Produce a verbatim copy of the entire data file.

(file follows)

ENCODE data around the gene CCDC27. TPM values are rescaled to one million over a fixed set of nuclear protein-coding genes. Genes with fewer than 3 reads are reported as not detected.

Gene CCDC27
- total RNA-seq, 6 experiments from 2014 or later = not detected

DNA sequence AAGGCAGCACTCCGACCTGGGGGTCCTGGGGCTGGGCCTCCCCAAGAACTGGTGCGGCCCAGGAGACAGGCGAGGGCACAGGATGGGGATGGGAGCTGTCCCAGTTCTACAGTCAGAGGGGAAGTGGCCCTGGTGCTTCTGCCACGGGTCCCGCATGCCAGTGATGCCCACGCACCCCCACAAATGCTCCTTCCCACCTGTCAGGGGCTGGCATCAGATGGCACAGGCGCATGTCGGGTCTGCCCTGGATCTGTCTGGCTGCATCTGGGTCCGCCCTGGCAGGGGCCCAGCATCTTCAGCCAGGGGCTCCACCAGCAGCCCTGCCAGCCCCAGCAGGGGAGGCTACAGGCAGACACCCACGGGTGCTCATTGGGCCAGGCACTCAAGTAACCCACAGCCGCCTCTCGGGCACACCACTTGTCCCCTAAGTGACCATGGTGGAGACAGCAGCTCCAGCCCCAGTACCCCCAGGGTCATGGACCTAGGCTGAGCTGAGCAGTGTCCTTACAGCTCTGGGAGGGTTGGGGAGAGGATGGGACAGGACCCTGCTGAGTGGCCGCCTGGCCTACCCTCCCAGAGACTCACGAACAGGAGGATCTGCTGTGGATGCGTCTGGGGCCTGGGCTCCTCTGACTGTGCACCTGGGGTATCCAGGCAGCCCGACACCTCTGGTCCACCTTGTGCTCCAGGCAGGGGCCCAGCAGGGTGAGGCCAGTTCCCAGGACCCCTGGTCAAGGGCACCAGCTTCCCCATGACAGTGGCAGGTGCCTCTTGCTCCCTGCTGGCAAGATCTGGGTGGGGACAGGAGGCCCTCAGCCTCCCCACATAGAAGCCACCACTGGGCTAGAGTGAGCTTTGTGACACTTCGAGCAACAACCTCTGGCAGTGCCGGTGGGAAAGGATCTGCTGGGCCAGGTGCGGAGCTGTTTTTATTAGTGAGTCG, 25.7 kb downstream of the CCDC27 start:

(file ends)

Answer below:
ENCODE data around the gene CCDC27. TPM values are rescaled to one million over a fixed set of nuclear protein-coding genes. Genes with fewer than 3 reads are reported as not detected.

Gene CCDC27
- total RNA-seq, 6 experiments from 2014 or later = not detected

DNA sequence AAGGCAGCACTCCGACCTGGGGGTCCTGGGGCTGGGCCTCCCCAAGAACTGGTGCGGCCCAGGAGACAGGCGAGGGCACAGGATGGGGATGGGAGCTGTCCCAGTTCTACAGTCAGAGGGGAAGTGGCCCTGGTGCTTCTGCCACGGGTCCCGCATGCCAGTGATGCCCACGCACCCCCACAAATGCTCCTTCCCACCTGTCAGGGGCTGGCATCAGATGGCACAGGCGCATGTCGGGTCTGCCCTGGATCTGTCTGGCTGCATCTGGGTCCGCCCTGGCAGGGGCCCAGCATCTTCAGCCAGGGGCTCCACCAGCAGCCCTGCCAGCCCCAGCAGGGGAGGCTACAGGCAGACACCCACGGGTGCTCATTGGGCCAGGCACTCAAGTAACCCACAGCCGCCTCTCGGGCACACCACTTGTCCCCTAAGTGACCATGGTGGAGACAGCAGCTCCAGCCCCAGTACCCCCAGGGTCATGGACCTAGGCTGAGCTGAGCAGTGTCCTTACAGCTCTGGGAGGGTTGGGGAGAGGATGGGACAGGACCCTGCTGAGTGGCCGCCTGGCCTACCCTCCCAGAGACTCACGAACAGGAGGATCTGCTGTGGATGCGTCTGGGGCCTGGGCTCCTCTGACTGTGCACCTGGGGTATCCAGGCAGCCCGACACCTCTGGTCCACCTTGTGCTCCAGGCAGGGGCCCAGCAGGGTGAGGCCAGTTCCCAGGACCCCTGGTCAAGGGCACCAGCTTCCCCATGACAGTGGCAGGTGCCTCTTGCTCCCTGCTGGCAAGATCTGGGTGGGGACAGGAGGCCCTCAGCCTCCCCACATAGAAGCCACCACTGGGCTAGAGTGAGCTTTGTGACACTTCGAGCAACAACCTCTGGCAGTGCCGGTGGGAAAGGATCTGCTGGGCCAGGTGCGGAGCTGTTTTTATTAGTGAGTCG, 25.7 kb downstream of the CCDC27 start: